Boeing Space Starliner makes history by docking for the first time with the International Space Station

Twenty-four hours after the mission departed from the launch pad in Cape Canaveral, Florida, the United States, the Boeing Space Starliner capsule docked this morning at the International Space Station, along with the Harmony spacecraft, after a series of maneuvers. Autonomous vehicles overseen by Expedition 67 members on board the station. Another phase of the space mission, a test of the Starliner capsule’s ability to transport humans to and from space, has been successfully completed..

After two failed attempts, in 2019 and again last summer, this time the launch went well and the capsule reached the International Space Station, where it will remain for the next few days, before returning to Earth.

Watch photos of the moment the CST-100 Starliner safely docked with the space station module

There are many nuances to consider before the mission can be said to be successful and Boeing can finally start doing what Space-X has been doing for some time with the Crew Dragon. for the first time The launch was not without problems and after the mission has just begun, there is still a lot to check on the car’s systems.

In Starliner’s first flight test in 2019, software problems caused the capsule to be unable to reach the correct orbit after launch and position itself on the route that would take it to the International Space Station. It was explained at the time that a problem with the timing system meant that the capsule’s thrusters were not fired at the right time, too much fuel was expended and it could no longer be aligned with the correct trajectory.

This Thursday, the thrusters were back again. 31 minutes after the Starliner launch, the capsule detached from the United Launch Alliance’s Atlas 5 rocket that carried it into space and four thrusts were fired, burning for less than a minute and giving the thrust needed to put the capsule in the correct orbit.

A second after they started, one of the engines went out, a spare was turned on, which would also turn off earlier than expected, setting another backup on. The failure never jeopardized the mission, because the capsule is equipped with 12 thrusters and 10 have been shown to work, but it will be analyzed to identify the origin and prevent it from happening again, Steve Stitch, who is in charge of NASA’s commercial program for the crew, said in a post-launch press release. .Note that The thrusters will be reused to approach the International Space Station and put the Starliner into the correct orbit to return to Earth..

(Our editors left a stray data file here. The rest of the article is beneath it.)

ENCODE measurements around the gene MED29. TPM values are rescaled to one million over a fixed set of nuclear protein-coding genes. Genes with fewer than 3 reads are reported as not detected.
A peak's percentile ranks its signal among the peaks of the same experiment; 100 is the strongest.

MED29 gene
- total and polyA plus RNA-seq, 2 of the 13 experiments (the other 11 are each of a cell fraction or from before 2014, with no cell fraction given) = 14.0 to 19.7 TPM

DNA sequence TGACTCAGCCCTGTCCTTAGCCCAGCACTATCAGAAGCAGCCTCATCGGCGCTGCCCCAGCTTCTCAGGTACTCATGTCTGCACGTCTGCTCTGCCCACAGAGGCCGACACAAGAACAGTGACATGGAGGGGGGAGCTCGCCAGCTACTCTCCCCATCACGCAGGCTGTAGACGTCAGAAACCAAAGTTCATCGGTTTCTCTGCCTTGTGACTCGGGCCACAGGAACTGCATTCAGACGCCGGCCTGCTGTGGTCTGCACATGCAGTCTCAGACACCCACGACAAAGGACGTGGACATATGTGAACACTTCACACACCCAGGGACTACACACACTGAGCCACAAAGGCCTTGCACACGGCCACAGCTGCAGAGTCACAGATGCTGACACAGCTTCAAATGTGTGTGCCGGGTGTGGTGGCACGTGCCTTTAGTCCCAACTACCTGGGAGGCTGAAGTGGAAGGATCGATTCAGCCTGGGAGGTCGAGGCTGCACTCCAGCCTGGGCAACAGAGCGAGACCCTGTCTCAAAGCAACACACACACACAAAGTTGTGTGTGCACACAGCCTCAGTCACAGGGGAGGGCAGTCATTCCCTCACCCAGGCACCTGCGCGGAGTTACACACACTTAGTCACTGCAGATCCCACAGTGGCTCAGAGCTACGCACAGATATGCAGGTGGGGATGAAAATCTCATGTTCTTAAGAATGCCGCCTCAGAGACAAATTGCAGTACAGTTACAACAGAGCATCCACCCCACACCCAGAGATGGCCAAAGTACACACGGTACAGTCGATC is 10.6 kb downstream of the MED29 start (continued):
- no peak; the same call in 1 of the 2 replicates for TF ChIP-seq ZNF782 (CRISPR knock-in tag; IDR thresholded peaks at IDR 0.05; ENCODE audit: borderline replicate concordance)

So far, it has been proven Vehicle sensor system capability to ensure automatic docking A door opened to receive it on the International Space Station. The flight also serves to verify that the systems on board the aircraft are working properly in the opposite direction and in all necessary steps to ensure the return flight.

The EEI was reached today at 19:10 ET, Lisbon dawn (00:10). The Starliner will spend five days on the podium and will return home on May 25 to land somewhere in the desert., in the western United States. If everything goes as planned, then the next mission will be manned and it should be prepared by summer, as for the selection of a team of four astronauts who will make the first flight, the date of the flight will be decided only after the end of this mission.

However, the American manufacturer will have to solve many problems. The Starliner parachute landing system is still being certified. The problem that prevented the second test flight last August, which was canceled hours before departure after it was confirmed that safety in some valves had failed, has not been definitively resolved. The solution used in the current task is temporary and when there is a final solution, it should be tested and approved.

The Starliner departed Cape Canaveral at 18:45 ET (23:45, Lisbon) on Thursday. The space station’s team of astronauts will open the capsule today at 11:45 a.m. ET (4:45 p.m., Lisbon), a moment that will be broadcast live by NASA. Inside you’ll find more than 350 kilograms of merchandise, including supplies and Boeing materials. Also making the trip is Rosie the Rocketeer, in one of the photos in the gallery below, taking a spot on Starliner’s next flight that will already be filled by a flesh-and-blood astronaut.

In the Returning to Starliner will bring more than 250 kilograms of material to Earth, mostly refillable oxygen solution systems that ensure breathing air for crew members on the station. The deposit will be renewed and returned to the EEI on the next flight.

The Boeing was one of the companies selected by NASA to sign a contract, as part of a program that will gradually transfer the development and operation of spacecraft to private companies.Financial support from the North American Space Agency. Since SpaceX faced many challenges in transitioning from the concept that made it exercise the NASA contract, it took Elon Musk’s company more time to get rid of it.

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